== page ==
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The "Prototype: Objects Linked" Lesson is part of the full, Deep JavaScript Foundations course featured in this preview video. Here's what you'd learn in this lesson:

Prototypes in JavaScript can be linked and share a parent-child relationship similar to a subclass and superclass. This relationship is beneficial when extending a prototype to add additional methods. However, there are issues with constructor references.

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Transcript from the "Prototype: Objects Linked" Lesson

>> Kyle Simpson: One more set of pain to point out. This is how we model classes. I'm not gonna diagram this, cuz the diagram's coming in just a moment. But we have our Foo.prototype. If we wanna make a child class, we wanna make a bar that points to it. But the Bar.prototype that comes with the Bar function on line 8, where does it link?

[00:00:20] It links here like all functions do. And where would we want Bar.prototype to link? We'd want it to link to Foo.prototype, right?
>> Kyle Simpson: So what do we gotta do? We do line 12. Line 12 is using a utility called Object.create. Now, I just pulled that rabbit out of thin air, you're like where does that come from?

[00:00:41] That's a built-in utility in ES5 so way, way back. But here are the two things that Object.create does and tell me if this sounds familiar. The first thing Object.create does, create a brand new empty object out of thin air. The second thing Object.create does, link it to another object.

[00:01:00] Does that sound familiar?
>> Speaker 2: Mm-hm.
>> Kyle Simpson: It's almost like it's the first two steps of the new algorithm. Which it is, because those are the only two steps that we actually care about here. We wanna create an object and link it to another object. And that's exactly what that utility does.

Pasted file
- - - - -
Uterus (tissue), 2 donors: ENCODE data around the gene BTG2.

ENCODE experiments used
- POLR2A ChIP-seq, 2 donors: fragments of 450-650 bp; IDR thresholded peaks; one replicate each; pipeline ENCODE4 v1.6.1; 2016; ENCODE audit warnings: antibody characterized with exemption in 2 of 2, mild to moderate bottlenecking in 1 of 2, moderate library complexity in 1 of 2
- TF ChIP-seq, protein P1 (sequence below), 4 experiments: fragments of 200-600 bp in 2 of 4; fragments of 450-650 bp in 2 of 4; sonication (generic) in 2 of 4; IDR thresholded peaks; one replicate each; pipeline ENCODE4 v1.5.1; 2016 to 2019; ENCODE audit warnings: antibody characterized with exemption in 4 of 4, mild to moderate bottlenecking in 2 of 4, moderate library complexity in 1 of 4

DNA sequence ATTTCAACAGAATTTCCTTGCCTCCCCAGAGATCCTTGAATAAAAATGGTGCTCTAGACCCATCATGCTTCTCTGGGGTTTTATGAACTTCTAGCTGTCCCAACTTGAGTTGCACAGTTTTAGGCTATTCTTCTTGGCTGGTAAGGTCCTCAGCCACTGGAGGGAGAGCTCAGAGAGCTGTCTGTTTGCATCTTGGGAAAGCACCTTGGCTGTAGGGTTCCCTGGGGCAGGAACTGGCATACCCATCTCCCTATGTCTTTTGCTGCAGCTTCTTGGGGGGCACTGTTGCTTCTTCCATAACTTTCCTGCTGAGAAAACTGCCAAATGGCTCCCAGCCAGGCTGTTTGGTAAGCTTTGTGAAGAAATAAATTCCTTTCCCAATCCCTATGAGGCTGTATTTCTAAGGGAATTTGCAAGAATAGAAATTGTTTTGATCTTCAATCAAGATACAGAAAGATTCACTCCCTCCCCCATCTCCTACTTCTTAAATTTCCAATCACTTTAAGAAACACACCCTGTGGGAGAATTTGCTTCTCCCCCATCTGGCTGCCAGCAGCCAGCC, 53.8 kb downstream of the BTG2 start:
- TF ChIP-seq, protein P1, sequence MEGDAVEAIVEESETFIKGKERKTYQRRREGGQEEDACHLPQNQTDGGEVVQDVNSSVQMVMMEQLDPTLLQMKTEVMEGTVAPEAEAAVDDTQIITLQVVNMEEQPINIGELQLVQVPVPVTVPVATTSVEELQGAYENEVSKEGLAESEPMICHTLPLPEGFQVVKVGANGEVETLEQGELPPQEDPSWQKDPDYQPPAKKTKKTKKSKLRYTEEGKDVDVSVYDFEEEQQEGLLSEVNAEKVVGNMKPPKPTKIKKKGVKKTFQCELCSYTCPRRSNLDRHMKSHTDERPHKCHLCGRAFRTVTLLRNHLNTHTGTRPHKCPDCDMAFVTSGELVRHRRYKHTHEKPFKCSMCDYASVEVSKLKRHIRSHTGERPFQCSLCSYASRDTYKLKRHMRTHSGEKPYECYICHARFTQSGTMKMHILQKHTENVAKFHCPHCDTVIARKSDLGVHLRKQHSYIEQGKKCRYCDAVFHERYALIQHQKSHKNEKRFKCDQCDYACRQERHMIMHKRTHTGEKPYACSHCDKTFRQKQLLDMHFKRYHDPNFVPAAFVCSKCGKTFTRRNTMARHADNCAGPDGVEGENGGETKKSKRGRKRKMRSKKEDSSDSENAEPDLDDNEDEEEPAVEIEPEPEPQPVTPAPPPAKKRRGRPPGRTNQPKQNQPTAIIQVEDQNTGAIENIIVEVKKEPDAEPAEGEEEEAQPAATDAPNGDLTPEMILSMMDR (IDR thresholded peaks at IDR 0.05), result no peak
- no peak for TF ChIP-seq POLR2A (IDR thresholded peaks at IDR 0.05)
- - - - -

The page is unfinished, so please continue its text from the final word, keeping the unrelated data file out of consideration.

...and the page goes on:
[00:01:17] So we now use that newly created linked object as the prototype for Bar. That's what we do on line 12. So now we can start adding the Bar.prototype. We can add a speak method. So now we've got an object down here that's got a speak method then the speak method can delegate up to the identify method.

[00:01:37] Still falls apart if you use shadowing. But at least we have some way of approximating something that kinda looks like a class.
>> Kyle Simpson: There's a takeaway from this slide that's gonna set us up for our further discussions in this unit. There's a b1 object there, everybody can agree with that, right?

[00:02:02] Where's b1 linked? It's linked to Bar.prototype, isn't it? Bar.prototype is an object. Where's Bar.prototype linked?
>> Speaker 2: Foo.prototype?
>> Kyle Simpson: Foo.prototype is an object.
>> Kyle Simpson: I don't know know who to credit this to, but I've heard it said many times. There's a beautiful program hiding inside of this ugly program.

[00:02:24] The beautiful program in this ugly program is there's an object linked to another object, which is linked to another object. And we get that prototype delegation and that super unicorn magic. That's an amazing system. And it still blows my mind that Brenden Ike was able to create all of this that we've seen over this unit [LAUGH] in the first ten days.

[00:02:47] I couldn't create this if I was given four years and he did it in ten days. But the problem with this program is that it's cluttered by all of this other crap. All of these functions and .prototype references, and new keywords, all of this incidental complexity, that's what it's called.

[00:03:08] There's incidental complexity that is making this program, instead of being nice, and clean, and simple, much harder to understand.